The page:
Thoughts on the Fox Debate

Jack Kerwick
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Posted: Aug 10, 2015 9:40 PM
Thoughts on the Fox Debate

Now that the first of the GOP presidential debates is history, I offer some thoughts.

First, that this event turned out to be the highest rated non-sports cable show ever is due exclusively to Donald Trump.

Anyone with any doubts about this need only ask themselves: Who even remembers the first of the GOP presidential debates of 2012? Even some of us political junkies didn’t realize that it had even been on until well after it was over.

Twenty-four million people tuned in to watch, not Fox, not Megyn Kelly, but Donald Trump.

More people tuned in to watch Trump than tuned in to watch Jon Stewart’s farewell to The Daily Show.

Second, this being so, Fox News generally, and the moderators, Chris Wallace, Bret Baier, and Megyn Kelly, owe Trump an eternal debt of gratitude.

Kelly received more speaking time at the debate than did any other candidate—including Trump. And courtesy of her dust up with Trump Thursday night, she has received more press than every other candidate—except, obviously, for Trump.

Third, to this last point, while Democratic Party apologists in the left-wing media lavished praise upon Kelly and her colleagues, this is because the latter ran the debate no differently than the manner in which they would have run it.

That is to say, the Fox moderators didn’t moderate at all.

Rather, they stocked up on “gotcha’ questions.”

MSNBC’s Joe Scarborough agrees with [GOP Chairman] Reince Priebus’ decision to deny left-wing networks, like the one that employs Scarborough, the opportunity to host a GOP debate. He explains that “the idea was to get news outlets…that would ask legitimate questions about policy instead of gotcha questions.”

Instead, Fox did the job that MSNBC would have done.

Breitbart quotes Scarborough: “There wasn’t a single question asked of the Republican front runner that dealt with jobs, that dealt with Iran, that dealt with ISIS, that dealt with the economy writ large, that dealt with foreign policy writ large.”

To be fair, there were indeed some reasonably fair, tough questions that Kelly, Baier, and Wallace posed to (some of) the candidates. However, in the further interest of fairness, there is no denying that, as Mark Levin put it, they and their employer set out to host a “National Enquirer debate, and not a Republican Debate.”

Take, for example, this gem of a question posed by Baier: Which candidate would not consent to refrain from running as a third party candidate in the event that he didn’t receive the GOP nomination?

Everyone knows that Trump alone among the candidates has refused to rule out a run as a third party run. That Baier posed this as the very first question of the evening revealed Fox’s anti-Trump prejudices while setting the tabloid-esque tone for the rest of the event.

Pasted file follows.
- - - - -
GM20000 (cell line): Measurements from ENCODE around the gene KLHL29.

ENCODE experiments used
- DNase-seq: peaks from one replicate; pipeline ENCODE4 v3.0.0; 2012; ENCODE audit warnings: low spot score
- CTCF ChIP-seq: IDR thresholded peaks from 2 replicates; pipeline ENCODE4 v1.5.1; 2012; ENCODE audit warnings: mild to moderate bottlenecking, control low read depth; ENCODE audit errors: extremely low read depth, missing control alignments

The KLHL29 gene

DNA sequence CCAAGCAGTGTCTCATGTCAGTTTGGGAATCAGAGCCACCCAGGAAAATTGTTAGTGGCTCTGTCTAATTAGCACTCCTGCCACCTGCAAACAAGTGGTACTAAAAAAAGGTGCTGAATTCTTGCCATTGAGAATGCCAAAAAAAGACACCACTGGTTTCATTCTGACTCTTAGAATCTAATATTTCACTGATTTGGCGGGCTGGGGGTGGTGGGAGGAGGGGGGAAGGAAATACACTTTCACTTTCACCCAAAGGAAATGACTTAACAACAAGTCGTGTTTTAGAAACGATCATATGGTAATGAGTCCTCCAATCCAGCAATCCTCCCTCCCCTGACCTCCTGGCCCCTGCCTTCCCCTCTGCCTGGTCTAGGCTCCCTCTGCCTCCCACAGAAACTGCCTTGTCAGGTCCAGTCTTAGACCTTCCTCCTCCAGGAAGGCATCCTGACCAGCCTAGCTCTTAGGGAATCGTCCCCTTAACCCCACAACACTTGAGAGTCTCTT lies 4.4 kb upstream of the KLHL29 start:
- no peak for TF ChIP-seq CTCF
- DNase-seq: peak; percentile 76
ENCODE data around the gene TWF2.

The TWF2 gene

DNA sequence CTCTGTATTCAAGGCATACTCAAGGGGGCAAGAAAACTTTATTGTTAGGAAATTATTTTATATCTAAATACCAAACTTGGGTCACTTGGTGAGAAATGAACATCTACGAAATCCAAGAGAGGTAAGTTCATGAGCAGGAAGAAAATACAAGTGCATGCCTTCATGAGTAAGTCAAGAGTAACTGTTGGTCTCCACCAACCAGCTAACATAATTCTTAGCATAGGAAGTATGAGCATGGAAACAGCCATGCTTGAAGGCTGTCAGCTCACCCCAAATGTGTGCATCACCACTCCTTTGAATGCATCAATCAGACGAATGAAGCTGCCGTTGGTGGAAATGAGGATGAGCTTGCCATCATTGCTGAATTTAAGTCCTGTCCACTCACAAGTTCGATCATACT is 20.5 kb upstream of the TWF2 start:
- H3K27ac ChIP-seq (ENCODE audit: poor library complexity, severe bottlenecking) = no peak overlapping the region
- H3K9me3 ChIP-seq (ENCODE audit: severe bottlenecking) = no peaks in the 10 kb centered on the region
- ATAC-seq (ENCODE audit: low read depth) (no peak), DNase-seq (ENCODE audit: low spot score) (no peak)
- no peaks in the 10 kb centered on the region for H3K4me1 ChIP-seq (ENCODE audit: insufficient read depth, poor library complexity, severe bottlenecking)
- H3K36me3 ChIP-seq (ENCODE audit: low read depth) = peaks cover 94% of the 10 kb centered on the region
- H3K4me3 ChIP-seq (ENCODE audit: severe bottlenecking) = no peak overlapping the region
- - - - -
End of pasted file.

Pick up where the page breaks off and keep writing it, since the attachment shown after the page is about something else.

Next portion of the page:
Since Trump is the GOP’s frontrunner—no other candidate even comes close; and since it is also common knowledge that both Republican politicians and such Fox rock stars as Charles Krauthammer and George Will (among others) continually dismiss and mock Trump, Baier and company may as well have asked of all of his competitors: “In the event that Trump secures your party’s nomination, do you pledge now to endorse him?”

Particularly Kardashianish was Kelly’s now infamous assertions, encased in terms of a question, on Trump’s past remarks toward women.

Not only was this topic wholly inappropriate for a debate setting; outside of the decade-old comments he made about Rosie O’Donnell, the other remarks to which Kelly alludes weren’t even accurate.

Levin describes Kelly’s “question” as “outrageous.” Levin told Breitbart that Fox had to comb through 185 episodes and 14 seasons of Trump’s hit shows, The Apprentice and Celebrity Apprentice, to find a single line in which Trump allegedly told a female contestant to “get on her knees,” or something to this effect.

The line, however, was divested of its original context and made, by Kelly, into something that it was not.

Levin called this whole display an “embarrassment.”

Given the enormous backlash against Fox, and Megyn Kelly specifically, to say nothing of the fact that Trump’s numbers, including his favorability rating, have risen considerably since these theatrics unfolded, I’d have to guess that millions of Trump supporters, and a not insignificant number of those, like yours truly, that do not support Trump, agree with Levin’s assessment.